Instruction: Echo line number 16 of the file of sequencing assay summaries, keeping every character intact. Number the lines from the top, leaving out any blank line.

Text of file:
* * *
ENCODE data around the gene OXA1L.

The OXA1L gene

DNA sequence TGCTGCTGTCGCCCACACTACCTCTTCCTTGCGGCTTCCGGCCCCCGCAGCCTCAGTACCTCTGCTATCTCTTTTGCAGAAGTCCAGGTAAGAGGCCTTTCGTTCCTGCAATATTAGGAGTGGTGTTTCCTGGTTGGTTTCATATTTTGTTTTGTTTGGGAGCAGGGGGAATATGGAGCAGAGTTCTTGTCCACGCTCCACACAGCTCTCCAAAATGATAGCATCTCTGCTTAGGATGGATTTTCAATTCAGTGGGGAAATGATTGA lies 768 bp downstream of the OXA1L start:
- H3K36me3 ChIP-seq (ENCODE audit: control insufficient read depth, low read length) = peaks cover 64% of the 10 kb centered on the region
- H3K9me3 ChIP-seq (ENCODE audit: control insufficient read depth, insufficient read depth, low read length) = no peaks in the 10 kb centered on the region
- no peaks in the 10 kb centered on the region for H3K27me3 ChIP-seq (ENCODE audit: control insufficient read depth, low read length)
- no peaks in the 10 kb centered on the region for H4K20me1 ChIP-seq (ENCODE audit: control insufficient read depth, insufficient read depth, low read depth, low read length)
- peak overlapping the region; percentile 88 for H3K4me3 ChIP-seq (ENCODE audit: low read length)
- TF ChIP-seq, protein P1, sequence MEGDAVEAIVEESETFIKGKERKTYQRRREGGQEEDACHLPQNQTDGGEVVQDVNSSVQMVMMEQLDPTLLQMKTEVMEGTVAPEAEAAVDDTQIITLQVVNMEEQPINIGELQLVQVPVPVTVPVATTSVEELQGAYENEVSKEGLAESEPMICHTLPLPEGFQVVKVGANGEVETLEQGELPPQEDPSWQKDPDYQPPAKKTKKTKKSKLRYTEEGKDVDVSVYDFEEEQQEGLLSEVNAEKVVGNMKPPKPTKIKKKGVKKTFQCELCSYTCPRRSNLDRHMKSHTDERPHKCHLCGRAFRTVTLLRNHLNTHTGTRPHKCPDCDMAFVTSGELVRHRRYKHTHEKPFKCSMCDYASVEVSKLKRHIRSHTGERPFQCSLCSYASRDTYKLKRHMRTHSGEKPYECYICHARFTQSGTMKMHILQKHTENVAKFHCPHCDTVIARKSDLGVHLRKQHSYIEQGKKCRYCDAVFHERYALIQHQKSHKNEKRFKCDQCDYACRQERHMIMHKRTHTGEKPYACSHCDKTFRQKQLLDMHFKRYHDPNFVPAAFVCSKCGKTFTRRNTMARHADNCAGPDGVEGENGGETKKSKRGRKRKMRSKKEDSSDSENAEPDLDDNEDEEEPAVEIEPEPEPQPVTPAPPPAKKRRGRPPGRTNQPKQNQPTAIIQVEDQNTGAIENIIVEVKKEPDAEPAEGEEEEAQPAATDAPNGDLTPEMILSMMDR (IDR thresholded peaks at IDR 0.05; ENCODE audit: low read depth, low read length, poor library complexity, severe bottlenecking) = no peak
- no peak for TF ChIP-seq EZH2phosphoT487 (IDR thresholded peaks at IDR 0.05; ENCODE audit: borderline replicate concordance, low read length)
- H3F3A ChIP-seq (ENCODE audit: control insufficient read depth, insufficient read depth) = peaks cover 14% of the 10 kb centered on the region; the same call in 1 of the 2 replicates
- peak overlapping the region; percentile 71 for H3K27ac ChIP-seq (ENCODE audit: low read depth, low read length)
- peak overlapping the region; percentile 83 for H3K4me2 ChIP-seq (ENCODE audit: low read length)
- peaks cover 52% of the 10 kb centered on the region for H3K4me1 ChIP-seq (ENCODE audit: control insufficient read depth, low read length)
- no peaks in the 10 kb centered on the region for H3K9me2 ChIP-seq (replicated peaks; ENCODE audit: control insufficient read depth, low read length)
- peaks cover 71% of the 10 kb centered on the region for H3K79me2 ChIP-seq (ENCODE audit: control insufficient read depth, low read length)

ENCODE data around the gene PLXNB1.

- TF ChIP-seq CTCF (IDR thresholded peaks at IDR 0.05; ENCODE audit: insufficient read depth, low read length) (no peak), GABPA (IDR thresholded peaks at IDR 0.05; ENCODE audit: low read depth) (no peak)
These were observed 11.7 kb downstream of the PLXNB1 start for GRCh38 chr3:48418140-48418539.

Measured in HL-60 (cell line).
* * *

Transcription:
- peaks cover 71% of the 10 kb centered on the region for H3K79me2 ChIP-seq (ENCODE audit: control insufficient read depth, low read length)